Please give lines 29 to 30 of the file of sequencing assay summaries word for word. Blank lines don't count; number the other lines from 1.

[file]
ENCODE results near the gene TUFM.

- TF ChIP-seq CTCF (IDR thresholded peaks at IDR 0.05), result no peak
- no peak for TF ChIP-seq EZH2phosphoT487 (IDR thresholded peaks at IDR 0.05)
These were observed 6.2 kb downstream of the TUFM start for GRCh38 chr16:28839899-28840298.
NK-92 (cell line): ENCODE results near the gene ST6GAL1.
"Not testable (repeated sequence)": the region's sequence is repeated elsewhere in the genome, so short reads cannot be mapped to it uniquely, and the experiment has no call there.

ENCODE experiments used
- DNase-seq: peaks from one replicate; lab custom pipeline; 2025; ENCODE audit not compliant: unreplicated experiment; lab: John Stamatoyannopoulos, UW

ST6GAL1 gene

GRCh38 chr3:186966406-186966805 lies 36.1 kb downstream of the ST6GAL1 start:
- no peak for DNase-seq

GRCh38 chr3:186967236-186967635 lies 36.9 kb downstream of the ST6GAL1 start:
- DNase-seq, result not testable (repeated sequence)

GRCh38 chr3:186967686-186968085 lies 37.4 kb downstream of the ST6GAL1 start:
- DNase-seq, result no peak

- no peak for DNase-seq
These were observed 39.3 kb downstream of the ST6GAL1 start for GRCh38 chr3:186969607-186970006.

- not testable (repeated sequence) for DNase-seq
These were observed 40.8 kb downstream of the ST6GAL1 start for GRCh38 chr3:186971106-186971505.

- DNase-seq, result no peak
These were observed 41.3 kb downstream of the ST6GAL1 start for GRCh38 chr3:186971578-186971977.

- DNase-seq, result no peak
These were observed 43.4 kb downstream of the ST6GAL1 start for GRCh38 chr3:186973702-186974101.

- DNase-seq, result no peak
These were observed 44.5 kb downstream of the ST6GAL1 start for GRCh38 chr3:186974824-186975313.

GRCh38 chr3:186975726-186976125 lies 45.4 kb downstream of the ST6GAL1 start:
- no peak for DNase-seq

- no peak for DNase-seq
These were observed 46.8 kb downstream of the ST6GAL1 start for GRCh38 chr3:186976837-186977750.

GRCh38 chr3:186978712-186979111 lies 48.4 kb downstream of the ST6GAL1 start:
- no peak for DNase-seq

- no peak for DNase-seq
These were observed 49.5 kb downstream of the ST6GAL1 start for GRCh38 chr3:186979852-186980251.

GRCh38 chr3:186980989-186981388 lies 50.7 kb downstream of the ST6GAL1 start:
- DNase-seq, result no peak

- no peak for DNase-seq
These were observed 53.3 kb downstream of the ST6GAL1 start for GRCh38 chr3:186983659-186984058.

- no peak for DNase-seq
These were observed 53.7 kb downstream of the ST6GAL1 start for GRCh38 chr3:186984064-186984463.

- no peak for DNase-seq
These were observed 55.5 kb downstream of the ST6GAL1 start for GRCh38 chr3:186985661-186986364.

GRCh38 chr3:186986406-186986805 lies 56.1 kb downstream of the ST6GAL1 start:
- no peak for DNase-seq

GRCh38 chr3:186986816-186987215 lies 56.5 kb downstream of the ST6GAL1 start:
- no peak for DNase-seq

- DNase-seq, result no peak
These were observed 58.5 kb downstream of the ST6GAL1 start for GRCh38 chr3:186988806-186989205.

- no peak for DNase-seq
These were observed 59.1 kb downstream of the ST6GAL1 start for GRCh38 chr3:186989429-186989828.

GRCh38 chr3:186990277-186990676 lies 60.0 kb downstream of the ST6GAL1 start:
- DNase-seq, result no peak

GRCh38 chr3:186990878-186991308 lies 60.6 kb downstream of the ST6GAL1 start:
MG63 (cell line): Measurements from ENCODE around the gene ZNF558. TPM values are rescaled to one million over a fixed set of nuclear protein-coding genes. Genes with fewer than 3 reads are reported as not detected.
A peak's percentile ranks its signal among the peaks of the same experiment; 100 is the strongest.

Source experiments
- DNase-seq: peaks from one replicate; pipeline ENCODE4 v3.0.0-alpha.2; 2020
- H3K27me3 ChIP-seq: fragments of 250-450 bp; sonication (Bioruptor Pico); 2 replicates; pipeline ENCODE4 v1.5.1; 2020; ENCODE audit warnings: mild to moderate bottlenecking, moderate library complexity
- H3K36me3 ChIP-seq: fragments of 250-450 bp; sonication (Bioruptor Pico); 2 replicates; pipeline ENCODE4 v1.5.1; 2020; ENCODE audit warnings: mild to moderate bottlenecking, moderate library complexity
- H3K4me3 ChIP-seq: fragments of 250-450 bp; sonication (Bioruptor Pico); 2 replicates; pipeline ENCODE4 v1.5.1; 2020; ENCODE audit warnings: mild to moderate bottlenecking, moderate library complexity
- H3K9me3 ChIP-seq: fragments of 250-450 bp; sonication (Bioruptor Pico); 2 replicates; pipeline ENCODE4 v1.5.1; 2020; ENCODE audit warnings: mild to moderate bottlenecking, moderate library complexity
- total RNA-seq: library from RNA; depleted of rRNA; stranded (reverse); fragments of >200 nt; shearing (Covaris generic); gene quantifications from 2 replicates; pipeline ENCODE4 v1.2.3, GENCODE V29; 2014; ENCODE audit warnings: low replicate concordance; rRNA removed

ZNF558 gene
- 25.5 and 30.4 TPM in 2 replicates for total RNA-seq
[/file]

These were observed 46.8 kb downstream of the ST6GAL1 start for GRCh38 chr3:186976837-186977750.

GRCh38 chr3:186978712-186979111 lies 48.4 kb downstream of the ST6GAL1 start: